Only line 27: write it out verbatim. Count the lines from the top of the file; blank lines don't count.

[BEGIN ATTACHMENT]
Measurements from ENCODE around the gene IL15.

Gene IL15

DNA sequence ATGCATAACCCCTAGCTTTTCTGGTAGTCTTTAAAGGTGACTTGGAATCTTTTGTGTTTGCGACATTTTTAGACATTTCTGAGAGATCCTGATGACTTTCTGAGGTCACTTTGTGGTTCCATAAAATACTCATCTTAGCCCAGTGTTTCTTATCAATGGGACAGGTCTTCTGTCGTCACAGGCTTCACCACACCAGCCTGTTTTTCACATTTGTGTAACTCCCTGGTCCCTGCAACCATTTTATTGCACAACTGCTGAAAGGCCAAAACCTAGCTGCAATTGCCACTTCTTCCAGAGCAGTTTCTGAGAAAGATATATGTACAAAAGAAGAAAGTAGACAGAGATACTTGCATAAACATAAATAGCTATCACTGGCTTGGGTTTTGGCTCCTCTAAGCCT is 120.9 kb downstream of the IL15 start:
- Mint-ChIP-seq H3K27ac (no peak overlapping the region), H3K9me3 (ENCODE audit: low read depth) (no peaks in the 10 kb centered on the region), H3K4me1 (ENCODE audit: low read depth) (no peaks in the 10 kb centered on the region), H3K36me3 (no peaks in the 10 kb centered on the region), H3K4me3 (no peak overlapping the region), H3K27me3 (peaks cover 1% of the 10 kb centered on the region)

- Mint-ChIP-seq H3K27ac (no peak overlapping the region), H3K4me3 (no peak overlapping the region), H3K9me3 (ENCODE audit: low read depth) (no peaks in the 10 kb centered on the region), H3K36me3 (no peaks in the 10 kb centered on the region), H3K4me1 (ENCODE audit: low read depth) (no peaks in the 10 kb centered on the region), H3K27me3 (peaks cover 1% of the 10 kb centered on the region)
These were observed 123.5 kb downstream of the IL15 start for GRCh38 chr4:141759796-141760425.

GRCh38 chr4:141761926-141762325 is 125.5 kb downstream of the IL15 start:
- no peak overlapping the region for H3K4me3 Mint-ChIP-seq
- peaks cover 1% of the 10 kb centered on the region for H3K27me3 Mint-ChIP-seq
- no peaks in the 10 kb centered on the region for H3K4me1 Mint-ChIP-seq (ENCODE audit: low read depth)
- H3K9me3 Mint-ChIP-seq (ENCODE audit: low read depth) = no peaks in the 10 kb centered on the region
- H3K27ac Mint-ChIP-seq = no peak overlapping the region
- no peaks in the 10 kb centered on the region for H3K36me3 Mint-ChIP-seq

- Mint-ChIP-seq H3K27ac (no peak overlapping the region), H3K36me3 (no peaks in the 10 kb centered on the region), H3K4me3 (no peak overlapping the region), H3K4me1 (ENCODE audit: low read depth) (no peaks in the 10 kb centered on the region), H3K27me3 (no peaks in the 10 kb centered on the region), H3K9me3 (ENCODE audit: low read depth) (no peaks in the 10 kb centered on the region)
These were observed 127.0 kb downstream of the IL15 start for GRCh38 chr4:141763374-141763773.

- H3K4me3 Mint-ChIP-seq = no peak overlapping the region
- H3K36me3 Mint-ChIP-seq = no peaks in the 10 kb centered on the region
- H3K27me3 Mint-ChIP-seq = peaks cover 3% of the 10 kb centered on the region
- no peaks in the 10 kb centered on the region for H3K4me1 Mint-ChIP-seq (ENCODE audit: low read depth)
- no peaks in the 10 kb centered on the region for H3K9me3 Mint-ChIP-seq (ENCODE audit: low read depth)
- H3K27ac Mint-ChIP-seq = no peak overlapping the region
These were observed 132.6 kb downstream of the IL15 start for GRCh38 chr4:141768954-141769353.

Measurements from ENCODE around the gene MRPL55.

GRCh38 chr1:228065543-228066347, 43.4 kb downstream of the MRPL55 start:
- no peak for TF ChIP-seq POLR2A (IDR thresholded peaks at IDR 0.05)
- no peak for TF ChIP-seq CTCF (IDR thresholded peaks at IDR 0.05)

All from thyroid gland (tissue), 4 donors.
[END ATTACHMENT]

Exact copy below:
All from thyroid gland (tissue), 4 donors.